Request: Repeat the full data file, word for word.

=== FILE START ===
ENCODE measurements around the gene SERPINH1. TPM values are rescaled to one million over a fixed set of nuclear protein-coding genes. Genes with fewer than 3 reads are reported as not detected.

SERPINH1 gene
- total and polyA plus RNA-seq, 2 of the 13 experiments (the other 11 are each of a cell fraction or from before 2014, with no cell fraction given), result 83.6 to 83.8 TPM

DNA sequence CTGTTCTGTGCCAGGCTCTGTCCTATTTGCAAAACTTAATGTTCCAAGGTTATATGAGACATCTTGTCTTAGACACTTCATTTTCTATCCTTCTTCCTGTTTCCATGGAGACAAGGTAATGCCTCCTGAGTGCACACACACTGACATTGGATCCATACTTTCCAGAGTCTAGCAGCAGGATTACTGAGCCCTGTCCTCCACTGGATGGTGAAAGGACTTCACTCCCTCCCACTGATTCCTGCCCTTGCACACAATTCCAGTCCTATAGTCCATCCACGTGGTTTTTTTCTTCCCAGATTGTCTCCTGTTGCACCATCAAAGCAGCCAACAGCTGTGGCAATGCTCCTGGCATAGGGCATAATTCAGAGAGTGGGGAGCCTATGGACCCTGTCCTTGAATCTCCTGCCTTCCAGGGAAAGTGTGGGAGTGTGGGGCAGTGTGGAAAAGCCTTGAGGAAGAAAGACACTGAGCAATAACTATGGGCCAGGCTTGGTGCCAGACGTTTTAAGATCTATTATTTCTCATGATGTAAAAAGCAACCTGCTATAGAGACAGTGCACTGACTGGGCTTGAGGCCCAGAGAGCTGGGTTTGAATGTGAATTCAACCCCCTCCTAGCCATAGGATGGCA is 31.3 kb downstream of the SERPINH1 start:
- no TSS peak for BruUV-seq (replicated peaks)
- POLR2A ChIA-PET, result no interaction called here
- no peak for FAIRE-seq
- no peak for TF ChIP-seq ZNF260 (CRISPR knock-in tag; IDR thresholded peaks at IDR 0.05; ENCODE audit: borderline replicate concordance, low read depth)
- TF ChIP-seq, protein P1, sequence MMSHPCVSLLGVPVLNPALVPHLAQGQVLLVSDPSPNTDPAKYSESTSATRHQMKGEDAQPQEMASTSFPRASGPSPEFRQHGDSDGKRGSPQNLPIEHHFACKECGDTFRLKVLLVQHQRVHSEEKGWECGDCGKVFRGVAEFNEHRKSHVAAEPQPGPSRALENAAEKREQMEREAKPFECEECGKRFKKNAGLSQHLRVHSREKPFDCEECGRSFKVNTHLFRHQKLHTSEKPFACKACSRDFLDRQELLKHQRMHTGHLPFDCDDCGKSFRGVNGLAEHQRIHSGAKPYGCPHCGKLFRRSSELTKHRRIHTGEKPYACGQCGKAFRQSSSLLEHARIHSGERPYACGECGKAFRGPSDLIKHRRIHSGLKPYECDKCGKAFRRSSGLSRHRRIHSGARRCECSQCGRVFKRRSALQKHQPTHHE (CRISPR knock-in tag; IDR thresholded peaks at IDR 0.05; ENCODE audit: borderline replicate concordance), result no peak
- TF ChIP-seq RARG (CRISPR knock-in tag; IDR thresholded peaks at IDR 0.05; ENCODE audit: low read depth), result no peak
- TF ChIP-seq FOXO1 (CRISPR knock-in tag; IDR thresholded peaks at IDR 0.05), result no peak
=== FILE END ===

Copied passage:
ENCODE measurements around the gene SERPINH1. TPM values are rescaled to one million over a fixed set of nuclear protein-coding genes. Genes with fewer than 3 reads are reported as not detected.

SERPINH1 gene
- total and polyA plus RNA-seq, 2 of the 13 experiments (the other 11 are each of a cell fraction or from before 2014, with no cell fraction given), result 83.6 to 83.8 TPM

DNA sequence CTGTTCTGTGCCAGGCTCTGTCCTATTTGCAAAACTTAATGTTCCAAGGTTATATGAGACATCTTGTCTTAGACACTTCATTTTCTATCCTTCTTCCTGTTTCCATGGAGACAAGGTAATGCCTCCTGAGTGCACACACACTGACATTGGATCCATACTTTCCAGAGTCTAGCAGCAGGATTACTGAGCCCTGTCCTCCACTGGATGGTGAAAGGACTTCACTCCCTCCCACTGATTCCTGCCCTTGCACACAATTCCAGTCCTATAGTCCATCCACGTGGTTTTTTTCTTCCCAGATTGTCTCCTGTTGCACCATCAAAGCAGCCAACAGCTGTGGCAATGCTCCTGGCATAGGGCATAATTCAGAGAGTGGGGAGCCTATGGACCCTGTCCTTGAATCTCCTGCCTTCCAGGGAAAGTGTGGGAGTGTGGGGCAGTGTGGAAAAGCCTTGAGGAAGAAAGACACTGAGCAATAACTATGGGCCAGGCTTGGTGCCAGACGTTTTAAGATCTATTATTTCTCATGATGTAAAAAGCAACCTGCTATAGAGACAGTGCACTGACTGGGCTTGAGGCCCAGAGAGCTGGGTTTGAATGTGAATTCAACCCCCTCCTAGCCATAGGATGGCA is 31.3 kb downstream of the SERPINH1 start:
- no TSS peak for BruUV-seq (replicated peaks)
- POLR2A ChIA-PET, result no interaction called here
- no peak for FAIRE-seq
- no peak for TF ChIP-seq ZNF260 (CRISPR knock-in tag; IDR thresholded peaks at IDR 0.05; ENCODE audit: borderline replicate concordance, low read depth)
- TF ChIP-seq, protein P1, sequence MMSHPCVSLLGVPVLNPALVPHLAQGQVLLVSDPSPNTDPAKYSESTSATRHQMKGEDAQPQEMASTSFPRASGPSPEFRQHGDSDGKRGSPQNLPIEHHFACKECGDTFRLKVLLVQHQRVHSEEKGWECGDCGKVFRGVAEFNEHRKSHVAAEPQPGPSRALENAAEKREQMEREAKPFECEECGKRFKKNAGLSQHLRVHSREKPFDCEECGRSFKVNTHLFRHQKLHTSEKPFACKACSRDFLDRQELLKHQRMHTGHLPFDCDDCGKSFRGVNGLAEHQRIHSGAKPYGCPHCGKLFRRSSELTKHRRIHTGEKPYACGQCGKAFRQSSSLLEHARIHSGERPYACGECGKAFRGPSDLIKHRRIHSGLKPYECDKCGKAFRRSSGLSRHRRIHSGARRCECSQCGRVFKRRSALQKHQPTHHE (CRISPR knock-in tag; IDR thresholded peaks at IDR 0.05; ENCODE audit: borderline replicate concordance), result no peak
- TF ChIP-seq RARG (CRISPR knock-in tag; IDR thresholded peaks at IDR 0.05; ENCODE audit: low read depth), result no peak
- TF ChIP-seq FOXO1 (CRISPR knock-in tag; IDR thresholded peaks at IDR 0.05), result no peak